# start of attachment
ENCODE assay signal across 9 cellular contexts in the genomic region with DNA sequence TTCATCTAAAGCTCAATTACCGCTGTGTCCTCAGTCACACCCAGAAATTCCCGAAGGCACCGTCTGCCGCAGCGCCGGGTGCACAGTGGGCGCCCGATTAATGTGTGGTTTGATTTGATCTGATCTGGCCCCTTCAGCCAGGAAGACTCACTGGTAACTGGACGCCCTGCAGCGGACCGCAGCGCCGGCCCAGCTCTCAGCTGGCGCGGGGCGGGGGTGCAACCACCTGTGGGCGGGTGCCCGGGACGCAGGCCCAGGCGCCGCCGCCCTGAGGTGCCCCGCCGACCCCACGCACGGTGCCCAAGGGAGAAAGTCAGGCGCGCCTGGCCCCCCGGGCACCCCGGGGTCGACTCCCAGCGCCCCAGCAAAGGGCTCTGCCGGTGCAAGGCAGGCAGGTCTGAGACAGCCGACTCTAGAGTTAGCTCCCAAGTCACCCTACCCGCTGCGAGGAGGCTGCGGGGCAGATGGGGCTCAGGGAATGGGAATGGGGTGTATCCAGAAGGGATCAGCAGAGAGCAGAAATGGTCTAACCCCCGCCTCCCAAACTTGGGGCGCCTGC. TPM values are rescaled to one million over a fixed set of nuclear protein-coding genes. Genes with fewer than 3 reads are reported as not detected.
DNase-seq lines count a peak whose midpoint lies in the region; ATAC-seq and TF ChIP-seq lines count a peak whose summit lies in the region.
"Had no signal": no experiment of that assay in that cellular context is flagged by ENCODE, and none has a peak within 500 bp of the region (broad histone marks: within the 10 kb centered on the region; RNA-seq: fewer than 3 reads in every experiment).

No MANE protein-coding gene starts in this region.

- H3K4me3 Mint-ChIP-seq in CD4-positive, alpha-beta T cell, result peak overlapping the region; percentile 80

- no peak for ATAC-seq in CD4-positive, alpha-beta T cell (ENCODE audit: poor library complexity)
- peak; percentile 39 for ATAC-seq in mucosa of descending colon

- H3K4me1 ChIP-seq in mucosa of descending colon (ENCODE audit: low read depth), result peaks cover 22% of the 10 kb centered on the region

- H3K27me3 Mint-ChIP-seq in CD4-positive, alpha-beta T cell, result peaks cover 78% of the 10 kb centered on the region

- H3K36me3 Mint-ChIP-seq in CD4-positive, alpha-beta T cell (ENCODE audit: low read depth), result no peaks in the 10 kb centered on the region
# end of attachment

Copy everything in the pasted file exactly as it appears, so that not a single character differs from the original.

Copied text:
ENCODE assay signal across 9 cellular contexts in the genomic region with DNA sequence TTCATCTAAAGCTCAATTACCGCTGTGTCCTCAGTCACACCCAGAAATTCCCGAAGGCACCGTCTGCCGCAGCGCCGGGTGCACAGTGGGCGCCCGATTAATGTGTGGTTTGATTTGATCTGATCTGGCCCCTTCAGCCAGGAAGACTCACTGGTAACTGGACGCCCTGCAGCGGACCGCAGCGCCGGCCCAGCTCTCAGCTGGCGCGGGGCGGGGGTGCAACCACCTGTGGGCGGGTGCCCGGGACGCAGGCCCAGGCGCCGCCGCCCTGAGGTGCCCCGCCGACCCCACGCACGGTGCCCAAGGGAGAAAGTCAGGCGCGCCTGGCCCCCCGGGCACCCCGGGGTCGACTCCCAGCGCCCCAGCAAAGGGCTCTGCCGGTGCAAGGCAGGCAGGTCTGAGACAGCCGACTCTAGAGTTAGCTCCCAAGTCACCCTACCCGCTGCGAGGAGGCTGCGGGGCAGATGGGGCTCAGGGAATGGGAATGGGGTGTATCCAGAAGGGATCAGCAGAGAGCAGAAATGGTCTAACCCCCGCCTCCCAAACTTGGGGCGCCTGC. TPM values are rescaled to one million over a fixed set of nuclear protein-coding genes. Genes with fewer than 3 reads are reported as not detected.
DNase-seq lines count a peak whose midpoint lies in the region; ATAC-seq and TF ChIP-seq lines count a peak whose summit lies in the region.
"Had no signal": no experiment of that assay in that cellular context is flagged by ENCODE, and none has a peak within 500 bp of the region (broad histone marks: within the 10 kb centered on the region; RNA-seq: fewer than 3 reads in every experiment).

No MANE protein-coding gene starts in this region.

- H3K4me3 Mint-ChIP-seq in CD4-positive, alpha-beta T cell, result peak overlapping the region; percentile 80

- no peak for ATAC-seq in CD4-positive, alpha-beta T cell (ENCODE audit: poor library complexity)
- peak; percentile 39 for ATAC-seq in mucosa of descending colon

- H3K4me1 ChIP-seq in mucosa of descending colon (ENCODE audit: low read depth), result peaks cover 22% of the 10 kb centered on the region

- H3K27me3 Mint-ChIP-seq in CD4-positive, alpha-beta T cell, result peaks cover 78% of the 10 kb centered on the region

- H3K36me3 Mint-ChIP-seq in CD4-positive, alpha-beta T cell (ENCODE audit: low read depth), result no peaks in the 10 kb centered on the region